We feel a particularly poignant sense of loss, as this year represents an important milestone for AICR. In 2012, we mark 30 years of supporting innovative cancer research and delivering to the public the evidence-based message that many cancers can be prevented. We would have greatly enjoyed observing this achievement with the researchers, health professionals, policy makers and journalists who have been with us from the beginning — as well as welcoming many new colleagues who are making their own contributions to the field.
Our research conference is a yearly highlight for the entire AICR staff. We are tremendously proud to bring together the world’s leading figures in the study of diet, physical activity and cancer risk, and we delight in offering them a chance to share their findings and discuss bold new research directions. Continue reading →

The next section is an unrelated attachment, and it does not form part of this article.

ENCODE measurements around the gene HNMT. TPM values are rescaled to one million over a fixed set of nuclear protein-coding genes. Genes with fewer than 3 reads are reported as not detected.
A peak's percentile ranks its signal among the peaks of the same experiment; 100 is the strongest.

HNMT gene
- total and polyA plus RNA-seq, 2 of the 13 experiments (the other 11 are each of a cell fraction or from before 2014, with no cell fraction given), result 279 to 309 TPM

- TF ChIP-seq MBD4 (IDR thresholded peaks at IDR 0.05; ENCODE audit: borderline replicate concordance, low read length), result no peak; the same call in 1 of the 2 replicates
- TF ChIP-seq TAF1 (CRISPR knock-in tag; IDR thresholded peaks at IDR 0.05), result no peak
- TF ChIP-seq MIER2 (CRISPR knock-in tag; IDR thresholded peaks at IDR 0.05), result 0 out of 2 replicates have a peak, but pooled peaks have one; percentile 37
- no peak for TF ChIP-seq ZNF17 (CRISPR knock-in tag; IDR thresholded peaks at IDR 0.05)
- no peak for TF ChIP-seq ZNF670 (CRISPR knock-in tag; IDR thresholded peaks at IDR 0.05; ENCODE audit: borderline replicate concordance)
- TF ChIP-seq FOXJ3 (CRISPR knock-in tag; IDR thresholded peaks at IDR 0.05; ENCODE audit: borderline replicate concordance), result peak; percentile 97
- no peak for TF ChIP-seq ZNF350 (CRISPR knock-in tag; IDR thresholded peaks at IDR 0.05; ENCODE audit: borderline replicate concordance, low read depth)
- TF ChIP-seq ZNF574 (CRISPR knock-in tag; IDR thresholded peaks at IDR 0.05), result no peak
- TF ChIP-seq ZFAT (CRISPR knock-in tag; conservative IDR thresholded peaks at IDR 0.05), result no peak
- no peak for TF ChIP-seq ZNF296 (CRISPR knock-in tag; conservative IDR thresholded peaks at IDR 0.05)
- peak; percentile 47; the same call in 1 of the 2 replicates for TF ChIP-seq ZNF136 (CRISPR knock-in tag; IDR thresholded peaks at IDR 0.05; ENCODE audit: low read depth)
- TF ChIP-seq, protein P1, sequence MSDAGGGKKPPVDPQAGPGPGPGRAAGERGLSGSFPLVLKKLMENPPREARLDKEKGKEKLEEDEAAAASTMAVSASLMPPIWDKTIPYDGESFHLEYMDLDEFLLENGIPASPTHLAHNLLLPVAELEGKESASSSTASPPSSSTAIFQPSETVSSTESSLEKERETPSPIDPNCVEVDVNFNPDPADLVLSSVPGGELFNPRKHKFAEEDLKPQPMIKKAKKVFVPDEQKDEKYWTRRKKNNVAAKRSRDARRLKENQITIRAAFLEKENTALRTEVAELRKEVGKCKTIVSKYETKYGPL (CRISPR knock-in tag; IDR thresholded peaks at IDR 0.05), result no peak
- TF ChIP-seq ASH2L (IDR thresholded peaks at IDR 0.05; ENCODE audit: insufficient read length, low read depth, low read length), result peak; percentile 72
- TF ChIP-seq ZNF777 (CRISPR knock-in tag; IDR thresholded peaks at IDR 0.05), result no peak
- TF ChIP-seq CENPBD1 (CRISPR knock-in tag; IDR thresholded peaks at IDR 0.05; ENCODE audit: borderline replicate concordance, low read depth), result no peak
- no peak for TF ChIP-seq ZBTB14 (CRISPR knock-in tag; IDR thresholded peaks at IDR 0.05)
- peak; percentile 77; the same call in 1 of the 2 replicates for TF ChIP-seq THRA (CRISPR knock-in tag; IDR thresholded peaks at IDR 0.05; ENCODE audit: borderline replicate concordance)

The non-communicable diseases in question? Coronary heart disease, Type 2 diabetes … and cancer. Specifically, breast and colon cancers.
All of us at AICR, who have been working to raise awareness about the link between physical activity and lower cancer risk for many years, welcome these papers. It’s gratifying, given the strong evidence presented in the AICR/WCRF expert report and that continues to mount in the AICR/WCRF Continuous Update Project (CUP), to finally see cancer taking its place alongside heart disease and diabetes on such a high-profile list.
Last year, at the AICR Annual Research Conference, we released estimates of the number of US cancers linked to inactivity. There are several ways to calculate such estimates, and the Lancet team used different statistical methods to arrive at their numbers, but the results are strikingly similar, and make it clearer than ever that being inactive has a major impact on cancer, on par with obesity and smoking. Continue reading →
Last November, at AICR’s Research Conference, we highlighted exciting research that measured several common indicators of cancer risk (like insulin resistance, waist circumference and inflammation) and found that adding even brief activity breaks decreased these indicators in ways linked to lower cancer risk. Continue reading →